Definition of humanism in English:


Translate humanism into Spanish


  • 1An outlook or system of thought attaching prime importance to human rather than divine or supernatural matters. Humanist beliefs stress the potential value and goodness of human beings, emphasize common human needs, and seek solely rational ways of solving human problems.

    ‘The roots of ethnology lay, in turn, in the traditions of natural history, moral philosophy and humanism.’
    • ‘This has something to do with humanism, and humanist rationality.’
    • ‘Teaching humanism would be one important step towards ensuring that school education reflects their views.’
    • ‘I've always believed in the twin values of rationalism and humanism, but humanism has often felt as though it got short shrift in our community.’
    • ‘At the beginning of university, I was influenced by rationalism and humanism.’
    1. 1.1A Renaissance cultural movement which turned away from medieval scholasticism and revived interest in ancient Greek and Roman thought.
      ‘Renaissance humanism gradually replaced the medieval scholastic tradition from which it emerged.’
      • ‘Of the forces springing from the European Renaissance, humanism and the influence of classical learning came first.’
      • ‘If there is any one aspect of the Renaissance that can be said to have been characteristic, that must surely be the movement known as humanism.’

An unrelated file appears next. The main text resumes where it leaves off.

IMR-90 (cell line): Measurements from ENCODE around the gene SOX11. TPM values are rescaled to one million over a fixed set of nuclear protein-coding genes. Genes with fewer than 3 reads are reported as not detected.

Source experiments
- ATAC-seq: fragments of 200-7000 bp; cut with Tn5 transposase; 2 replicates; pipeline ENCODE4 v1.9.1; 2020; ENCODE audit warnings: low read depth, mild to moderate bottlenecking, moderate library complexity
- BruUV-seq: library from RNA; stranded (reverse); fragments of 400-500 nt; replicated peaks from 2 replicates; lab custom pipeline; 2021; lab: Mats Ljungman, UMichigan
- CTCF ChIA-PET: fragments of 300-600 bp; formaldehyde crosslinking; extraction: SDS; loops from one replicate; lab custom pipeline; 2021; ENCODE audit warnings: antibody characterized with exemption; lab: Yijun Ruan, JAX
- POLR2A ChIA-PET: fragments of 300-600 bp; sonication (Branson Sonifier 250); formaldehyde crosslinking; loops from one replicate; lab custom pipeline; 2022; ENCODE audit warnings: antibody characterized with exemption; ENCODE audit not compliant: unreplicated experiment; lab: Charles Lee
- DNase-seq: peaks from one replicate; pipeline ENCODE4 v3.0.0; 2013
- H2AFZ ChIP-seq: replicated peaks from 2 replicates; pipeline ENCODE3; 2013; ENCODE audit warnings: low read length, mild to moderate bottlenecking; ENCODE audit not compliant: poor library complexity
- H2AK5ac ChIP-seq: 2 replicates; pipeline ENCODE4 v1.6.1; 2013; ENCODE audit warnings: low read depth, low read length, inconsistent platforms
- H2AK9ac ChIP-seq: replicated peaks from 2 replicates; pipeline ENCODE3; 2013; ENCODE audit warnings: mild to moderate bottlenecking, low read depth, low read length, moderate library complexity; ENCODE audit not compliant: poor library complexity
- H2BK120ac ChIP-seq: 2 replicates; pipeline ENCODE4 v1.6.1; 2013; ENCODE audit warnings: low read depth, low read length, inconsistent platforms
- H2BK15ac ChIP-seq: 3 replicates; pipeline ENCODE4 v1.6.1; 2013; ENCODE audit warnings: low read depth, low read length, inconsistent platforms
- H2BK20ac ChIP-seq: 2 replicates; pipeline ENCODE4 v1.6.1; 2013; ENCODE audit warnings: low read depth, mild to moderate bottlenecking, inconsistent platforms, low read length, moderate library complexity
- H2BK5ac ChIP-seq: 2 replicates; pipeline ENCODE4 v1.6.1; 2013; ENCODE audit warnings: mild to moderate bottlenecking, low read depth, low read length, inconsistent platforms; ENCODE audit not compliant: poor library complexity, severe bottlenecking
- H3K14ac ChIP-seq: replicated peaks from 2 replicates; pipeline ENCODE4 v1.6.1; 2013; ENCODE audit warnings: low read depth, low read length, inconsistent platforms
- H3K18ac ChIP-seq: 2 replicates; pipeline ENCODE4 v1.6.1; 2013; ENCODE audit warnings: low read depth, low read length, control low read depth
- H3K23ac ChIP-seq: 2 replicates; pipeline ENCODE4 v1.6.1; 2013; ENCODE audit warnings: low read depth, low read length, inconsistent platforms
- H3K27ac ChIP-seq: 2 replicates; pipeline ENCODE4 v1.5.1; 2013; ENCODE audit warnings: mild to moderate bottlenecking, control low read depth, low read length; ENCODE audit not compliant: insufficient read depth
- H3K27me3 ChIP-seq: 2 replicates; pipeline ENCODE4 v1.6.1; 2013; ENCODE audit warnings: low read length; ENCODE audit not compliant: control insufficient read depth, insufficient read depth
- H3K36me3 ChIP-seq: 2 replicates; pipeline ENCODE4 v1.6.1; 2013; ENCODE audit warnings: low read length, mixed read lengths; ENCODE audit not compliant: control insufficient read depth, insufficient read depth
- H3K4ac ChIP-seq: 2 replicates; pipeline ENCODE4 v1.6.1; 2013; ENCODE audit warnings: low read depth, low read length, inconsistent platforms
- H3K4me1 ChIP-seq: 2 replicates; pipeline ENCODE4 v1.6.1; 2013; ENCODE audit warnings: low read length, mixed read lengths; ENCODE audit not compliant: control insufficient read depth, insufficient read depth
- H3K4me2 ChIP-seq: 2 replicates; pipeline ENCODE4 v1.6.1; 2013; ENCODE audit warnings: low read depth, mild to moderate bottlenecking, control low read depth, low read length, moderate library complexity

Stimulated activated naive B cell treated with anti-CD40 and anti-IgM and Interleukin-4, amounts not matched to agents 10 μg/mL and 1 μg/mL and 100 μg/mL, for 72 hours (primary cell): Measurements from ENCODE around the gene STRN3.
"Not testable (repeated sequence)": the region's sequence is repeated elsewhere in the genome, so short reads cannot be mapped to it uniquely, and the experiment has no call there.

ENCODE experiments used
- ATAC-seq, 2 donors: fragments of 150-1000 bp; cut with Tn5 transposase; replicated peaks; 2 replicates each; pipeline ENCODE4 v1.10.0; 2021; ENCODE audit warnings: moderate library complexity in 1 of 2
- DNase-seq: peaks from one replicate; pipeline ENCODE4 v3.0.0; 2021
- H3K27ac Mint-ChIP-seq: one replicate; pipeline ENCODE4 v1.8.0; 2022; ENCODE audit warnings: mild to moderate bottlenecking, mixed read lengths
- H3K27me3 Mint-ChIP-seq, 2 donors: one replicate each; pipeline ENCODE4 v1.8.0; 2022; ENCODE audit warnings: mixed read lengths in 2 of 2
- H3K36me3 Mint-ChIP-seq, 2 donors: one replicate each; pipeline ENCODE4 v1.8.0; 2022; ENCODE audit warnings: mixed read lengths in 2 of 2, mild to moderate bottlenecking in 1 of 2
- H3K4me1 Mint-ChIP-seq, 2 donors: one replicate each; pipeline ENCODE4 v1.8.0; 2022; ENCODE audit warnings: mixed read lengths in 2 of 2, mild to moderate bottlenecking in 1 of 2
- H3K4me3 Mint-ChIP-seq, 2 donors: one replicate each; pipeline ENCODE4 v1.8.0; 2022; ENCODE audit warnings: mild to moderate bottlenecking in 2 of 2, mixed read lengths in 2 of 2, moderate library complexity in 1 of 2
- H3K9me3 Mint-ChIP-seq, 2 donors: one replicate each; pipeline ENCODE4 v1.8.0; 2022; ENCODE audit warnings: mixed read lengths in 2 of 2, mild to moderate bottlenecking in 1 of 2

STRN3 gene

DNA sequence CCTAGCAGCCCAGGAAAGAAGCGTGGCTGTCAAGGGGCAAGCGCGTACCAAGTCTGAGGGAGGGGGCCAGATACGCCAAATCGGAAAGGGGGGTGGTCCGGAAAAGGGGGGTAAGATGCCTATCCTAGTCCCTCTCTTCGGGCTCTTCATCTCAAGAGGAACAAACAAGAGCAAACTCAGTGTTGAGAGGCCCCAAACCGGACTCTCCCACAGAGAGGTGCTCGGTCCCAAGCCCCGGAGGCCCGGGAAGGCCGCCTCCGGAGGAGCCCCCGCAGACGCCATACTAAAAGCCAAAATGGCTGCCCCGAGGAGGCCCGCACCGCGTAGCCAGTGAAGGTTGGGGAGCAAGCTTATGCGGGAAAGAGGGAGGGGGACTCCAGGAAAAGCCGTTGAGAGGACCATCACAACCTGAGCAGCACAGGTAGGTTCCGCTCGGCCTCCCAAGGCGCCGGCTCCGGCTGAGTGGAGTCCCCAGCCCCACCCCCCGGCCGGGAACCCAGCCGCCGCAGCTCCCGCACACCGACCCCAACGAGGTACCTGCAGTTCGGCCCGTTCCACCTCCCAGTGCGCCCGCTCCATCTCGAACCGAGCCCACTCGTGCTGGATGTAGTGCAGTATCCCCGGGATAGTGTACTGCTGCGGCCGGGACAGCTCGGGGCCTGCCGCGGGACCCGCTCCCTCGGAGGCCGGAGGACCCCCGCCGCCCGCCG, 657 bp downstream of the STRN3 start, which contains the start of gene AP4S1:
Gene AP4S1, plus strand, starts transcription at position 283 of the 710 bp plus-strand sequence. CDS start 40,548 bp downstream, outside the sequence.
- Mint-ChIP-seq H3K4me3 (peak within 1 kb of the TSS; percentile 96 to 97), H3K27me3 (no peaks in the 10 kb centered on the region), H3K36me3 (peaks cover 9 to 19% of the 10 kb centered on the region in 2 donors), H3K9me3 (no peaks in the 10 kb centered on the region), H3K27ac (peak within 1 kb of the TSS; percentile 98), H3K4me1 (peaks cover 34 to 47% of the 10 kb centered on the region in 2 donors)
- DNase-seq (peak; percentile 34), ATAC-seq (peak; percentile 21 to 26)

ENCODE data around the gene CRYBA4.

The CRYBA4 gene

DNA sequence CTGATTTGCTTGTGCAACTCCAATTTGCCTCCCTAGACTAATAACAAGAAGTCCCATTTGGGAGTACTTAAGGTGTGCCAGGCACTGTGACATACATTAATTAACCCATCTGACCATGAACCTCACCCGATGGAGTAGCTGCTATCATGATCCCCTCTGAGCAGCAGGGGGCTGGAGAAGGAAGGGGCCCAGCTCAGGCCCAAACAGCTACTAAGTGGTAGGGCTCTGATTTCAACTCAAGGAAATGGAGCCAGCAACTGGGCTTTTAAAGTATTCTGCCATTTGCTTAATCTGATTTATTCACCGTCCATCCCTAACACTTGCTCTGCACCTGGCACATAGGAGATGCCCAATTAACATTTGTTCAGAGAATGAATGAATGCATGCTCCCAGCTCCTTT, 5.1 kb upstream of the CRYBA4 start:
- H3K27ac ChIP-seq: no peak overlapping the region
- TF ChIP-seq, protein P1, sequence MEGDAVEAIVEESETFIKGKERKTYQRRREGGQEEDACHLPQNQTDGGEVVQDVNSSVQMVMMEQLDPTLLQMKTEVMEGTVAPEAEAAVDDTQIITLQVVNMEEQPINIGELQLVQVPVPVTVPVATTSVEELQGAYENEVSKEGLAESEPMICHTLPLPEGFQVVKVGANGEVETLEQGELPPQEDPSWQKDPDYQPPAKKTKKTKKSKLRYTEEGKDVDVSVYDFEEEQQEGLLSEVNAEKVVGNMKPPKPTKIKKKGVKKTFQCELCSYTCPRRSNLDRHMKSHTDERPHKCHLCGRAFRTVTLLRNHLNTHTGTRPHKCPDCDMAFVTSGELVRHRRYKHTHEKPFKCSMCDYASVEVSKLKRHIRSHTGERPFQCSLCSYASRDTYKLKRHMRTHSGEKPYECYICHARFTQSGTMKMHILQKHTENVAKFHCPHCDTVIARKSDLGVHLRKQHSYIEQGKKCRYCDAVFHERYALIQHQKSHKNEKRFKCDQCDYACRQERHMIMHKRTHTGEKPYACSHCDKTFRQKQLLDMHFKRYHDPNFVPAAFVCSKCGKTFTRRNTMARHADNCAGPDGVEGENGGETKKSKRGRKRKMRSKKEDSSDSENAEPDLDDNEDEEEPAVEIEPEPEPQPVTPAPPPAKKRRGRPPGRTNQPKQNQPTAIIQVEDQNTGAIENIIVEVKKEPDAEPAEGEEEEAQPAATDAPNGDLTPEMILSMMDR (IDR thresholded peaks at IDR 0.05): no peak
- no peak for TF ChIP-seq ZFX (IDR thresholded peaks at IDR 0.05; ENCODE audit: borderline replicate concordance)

• ‘He read Latin and Italian literature, and he promoted Renaissance humanism in England.’
      • ‘Renaissance humanism did not necessarily promote natural philosophy, but its emphasis on mastery of classical languages and texts had the side effect of promoting the sciences.’
    2. 1.2(among some contemporary writers) a system of thought criticized as being centered on the notion of the rational, autonomous self and ignoring the unintegrated and conditioned nature of the individual.
      ‘Historically, however, this tension has been a highly creative one, helping develop both a more rational humanism and a science of humanity compelled to address the exceptional character of human nature.’
      • ‘Enlightenment humanism freed the individual from the status quo of natural identity, allowing humanity to reach beyond self, to change rather than simply be.’
      • ‘The ideology that did most to sustain capitalism was humanism, the belief in man as the free, autonomous origin of history.’
      • ‘The Party, on the other hand, frowned upon too much individualism, too much humanism practiced by any of its members.’
      • ‘Critics of humanism have for centuries declared that freethinkers once departing from religion have abandoned morality.’



/ˈhyo͞oməˌniz(ə)m/ /ˈhjuməˌnɪz(ə)m/


Late 18th century (denoting the doctrine that Christ's nature was human only and not divine): from human+ -ism.